Does it limit my thoughts, my passions, my dreams?
Take me out of your box
I have no place there
I'm too wild for that
It wouldn't be fair
If you say that you know me,
Then look inside me
And ask me the questions you think I'll hide
I'm perfectly willing to open your eyes
Are you too scared to look into mine?
I'm more than a song you've forgotten how to play
I'm more than the words you can't seem to say
If sixteen is a number
Then why do you care?
Does it change who I am
Or all that I've shared?
Don't you tell me the things you want me to be
Who are you to say what you think you should see
If I am what I am
then sixteen is my age
But it's not a number that defines me today

I've spent the morning listening to birthday songs. In the secret society of the sick, birthdays are a big deal. It's another year of life! And I've made it to 16!
Here's some of the birthday songs I've been listening to this morning... a little birthday treat for you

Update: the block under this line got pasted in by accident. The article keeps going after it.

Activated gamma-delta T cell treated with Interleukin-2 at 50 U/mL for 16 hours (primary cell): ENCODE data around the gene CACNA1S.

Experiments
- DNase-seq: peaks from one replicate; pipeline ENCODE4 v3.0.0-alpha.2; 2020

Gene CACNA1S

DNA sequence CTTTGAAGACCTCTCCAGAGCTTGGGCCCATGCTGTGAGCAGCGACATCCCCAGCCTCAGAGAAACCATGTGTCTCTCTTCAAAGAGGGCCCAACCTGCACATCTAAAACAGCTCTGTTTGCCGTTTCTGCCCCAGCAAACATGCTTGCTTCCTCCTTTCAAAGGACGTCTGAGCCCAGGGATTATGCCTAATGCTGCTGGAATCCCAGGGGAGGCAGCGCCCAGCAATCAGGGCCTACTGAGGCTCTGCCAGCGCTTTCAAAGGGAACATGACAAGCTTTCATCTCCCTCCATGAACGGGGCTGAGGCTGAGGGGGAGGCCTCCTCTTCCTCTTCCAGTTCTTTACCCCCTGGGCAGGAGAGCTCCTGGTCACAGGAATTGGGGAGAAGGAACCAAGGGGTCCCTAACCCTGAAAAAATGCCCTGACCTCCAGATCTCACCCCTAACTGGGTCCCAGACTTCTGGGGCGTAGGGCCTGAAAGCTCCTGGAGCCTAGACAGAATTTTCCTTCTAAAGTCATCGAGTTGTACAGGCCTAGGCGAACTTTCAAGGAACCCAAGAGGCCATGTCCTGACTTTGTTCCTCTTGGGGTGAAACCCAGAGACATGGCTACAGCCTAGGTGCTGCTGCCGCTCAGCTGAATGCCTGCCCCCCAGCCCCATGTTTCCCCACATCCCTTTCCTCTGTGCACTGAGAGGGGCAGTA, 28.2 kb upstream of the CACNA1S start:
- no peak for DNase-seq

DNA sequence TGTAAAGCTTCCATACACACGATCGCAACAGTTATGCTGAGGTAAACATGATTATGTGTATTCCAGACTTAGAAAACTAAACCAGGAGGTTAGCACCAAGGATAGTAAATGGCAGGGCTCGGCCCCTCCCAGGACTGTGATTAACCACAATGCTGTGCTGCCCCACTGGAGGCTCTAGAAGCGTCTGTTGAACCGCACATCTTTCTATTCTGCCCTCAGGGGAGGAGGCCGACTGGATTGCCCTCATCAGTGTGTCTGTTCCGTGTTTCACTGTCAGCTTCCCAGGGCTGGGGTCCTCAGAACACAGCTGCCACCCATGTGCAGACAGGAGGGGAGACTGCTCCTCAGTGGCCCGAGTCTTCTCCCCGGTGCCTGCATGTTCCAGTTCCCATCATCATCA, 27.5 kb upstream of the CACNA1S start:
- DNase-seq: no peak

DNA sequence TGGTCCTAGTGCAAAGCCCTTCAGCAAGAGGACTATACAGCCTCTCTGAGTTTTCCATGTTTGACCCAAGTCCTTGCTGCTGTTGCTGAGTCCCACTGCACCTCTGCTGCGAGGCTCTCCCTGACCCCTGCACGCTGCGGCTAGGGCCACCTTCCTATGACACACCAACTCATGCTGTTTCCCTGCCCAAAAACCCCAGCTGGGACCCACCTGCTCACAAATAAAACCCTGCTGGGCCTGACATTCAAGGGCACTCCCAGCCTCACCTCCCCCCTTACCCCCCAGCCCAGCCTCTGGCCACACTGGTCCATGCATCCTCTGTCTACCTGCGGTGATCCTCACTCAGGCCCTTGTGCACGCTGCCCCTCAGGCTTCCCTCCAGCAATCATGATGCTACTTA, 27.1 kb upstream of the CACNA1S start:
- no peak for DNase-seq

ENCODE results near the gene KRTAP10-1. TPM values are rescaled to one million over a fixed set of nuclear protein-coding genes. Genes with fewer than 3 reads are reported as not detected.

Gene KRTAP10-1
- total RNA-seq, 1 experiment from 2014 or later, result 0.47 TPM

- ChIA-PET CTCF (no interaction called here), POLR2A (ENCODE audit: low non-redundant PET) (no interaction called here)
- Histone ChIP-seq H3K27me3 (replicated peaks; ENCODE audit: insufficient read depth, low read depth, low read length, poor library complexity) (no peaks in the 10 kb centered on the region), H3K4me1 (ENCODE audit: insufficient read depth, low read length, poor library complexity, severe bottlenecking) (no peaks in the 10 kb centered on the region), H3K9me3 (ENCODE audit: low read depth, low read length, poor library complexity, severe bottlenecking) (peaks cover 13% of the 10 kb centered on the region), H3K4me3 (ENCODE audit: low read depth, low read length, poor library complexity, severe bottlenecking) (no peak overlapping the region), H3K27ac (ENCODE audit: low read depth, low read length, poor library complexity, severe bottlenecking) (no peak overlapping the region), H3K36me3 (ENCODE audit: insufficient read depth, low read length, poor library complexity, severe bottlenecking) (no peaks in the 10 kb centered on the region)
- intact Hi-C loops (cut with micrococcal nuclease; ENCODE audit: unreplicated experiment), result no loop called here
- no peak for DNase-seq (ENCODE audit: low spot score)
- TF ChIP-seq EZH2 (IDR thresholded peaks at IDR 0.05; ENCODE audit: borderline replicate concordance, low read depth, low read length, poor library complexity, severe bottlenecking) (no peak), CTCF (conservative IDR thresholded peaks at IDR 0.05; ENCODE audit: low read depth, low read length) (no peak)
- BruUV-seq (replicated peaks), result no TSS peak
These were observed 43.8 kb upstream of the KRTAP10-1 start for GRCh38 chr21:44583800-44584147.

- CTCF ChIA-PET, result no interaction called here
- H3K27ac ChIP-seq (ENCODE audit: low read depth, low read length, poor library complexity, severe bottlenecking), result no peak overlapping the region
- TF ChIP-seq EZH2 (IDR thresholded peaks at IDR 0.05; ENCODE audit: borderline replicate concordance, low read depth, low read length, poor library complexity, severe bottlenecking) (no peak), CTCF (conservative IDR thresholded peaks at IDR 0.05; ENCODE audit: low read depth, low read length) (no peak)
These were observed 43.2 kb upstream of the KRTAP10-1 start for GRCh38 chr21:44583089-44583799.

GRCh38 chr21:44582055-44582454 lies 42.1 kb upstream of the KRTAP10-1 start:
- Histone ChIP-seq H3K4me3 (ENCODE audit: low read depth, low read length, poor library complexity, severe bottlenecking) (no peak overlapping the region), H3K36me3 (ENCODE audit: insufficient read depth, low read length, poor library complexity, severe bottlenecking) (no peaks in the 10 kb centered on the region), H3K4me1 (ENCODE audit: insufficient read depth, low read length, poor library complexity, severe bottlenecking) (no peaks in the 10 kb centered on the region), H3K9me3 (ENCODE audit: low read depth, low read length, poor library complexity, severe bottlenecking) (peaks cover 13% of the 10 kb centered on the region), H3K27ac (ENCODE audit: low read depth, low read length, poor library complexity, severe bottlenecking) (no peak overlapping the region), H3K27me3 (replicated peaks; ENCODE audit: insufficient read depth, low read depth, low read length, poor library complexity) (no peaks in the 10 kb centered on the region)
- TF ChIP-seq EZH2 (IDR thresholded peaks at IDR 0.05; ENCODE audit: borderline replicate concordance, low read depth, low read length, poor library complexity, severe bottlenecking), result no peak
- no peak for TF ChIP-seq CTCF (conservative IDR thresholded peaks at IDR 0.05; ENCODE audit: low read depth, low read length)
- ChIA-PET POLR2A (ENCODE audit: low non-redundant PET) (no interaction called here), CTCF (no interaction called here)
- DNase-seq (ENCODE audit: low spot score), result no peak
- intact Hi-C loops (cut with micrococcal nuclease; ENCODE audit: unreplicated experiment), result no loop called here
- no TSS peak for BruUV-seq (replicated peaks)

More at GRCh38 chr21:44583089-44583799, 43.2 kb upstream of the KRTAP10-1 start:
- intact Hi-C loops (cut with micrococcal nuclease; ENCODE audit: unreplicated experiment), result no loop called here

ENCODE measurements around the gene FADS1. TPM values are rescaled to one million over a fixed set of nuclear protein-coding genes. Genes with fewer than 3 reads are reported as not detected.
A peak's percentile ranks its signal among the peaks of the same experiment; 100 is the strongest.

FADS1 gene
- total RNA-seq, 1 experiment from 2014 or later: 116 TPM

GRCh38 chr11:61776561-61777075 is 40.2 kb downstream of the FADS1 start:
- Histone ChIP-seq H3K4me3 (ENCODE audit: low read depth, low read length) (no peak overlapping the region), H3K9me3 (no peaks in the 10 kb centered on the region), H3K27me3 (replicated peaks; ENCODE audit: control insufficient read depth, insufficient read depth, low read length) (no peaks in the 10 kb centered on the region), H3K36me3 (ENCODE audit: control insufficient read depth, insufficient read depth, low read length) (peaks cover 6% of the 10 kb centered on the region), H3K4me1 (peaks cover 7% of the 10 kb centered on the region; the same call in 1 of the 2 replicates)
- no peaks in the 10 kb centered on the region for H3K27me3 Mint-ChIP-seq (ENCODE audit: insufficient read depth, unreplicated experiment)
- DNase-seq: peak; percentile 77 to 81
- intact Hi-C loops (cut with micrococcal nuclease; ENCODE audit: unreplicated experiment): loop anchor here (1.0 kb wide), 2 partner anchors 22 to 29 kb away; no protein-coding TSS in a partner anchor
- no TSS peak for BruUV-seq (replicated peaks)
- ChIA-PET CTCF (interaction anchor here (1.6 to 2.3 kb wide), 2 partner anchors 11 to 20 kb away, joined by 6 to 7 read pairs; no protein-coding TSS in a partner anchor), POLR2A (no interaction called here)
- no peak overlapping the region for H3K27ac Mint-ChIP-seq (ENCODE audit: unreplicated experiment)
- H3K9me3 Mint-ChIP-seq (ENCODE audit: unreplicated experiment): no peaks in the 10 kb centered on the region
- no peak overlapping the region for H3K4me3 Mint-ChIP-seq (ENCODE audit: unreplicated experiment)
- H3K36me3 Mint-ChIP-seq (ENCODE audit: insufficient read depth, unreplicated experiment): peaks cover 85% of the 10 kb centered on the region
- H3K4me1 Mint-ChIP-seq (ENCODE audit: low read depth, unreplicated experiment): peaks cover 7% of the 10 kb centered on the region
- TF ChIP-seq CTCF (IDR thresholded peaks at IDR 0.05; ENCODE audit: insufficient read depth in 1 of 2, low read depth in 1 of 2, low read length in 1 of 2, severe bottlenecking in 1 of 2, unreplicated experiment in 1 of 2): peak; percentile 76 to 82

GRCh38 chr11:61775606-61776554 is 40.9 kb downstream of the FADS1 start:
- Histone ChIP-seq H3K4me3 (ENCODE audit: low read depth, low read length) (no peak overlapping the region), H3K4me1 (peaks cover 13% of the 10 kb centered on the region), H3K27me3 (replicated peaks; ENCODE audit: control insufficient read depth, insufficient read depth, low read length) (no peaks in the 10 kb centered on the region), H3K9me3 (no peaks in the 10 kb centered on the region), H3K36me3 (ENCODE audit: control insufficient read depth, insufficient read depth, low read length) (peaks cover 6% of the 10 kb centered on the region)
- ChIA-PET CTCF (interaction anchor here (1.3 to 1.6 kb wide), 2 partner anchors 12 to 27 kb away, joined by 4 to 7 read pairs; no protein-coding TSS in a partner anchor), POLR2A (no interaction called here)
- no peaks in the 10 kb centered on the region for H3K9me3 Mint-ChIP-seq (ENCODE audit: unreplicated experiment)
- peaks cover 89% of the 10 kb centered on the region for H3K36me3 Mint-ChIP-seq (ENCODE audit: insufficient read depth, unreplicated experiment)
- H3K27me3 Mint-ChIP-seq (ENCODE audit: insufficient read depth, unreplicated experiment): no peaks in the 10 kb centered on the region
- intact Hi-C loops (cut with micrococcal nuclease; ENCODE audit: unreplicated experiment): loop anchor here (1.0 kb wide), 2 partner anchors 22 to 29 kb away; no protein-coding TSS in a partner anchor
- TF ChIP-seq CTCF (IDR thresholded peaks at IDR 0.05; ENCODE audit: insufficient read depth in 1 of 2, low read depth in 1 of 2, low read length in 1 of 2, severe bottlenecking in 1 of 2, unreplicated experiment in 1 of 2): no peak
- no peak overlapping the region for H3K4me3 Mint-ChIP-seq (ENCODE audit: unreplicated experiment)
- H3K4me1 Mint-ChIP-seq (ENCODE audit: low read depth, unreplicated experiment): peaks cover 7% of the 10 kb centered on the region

* Adapted from Wake Up Generation by Paige Omartian

Saturday, November 24, 2012

4 years

Today my body is too heavy for me.
It's been 4 years, 4 years since the night of the coma, when I went to sleep and didn't wake up the next morning.
This year feels different then every other year. Maybe it's because I got diagnosed this year, that this year we found out the diagnosis behind the condition that has been causing me pain for the past 3.5 years.
It feels like it wasn't that long ago, but it also feels like forever ago.
I feel too old for my body, like I've lived so many more years, seen so many more things than I should have.
I can't run away from the past. It follows me. I am physically tattooed, the reminder of what happened scarred into my skin - in my leg where they put the IV thing into my bone (still have no idea what that was!)
It's a weight I can't put down, these diseases that I pull along behind me like a ball and chain. It's more like they are weights packed in along side my bones. It is all inside of me. The battle I am fighting is one with my own self.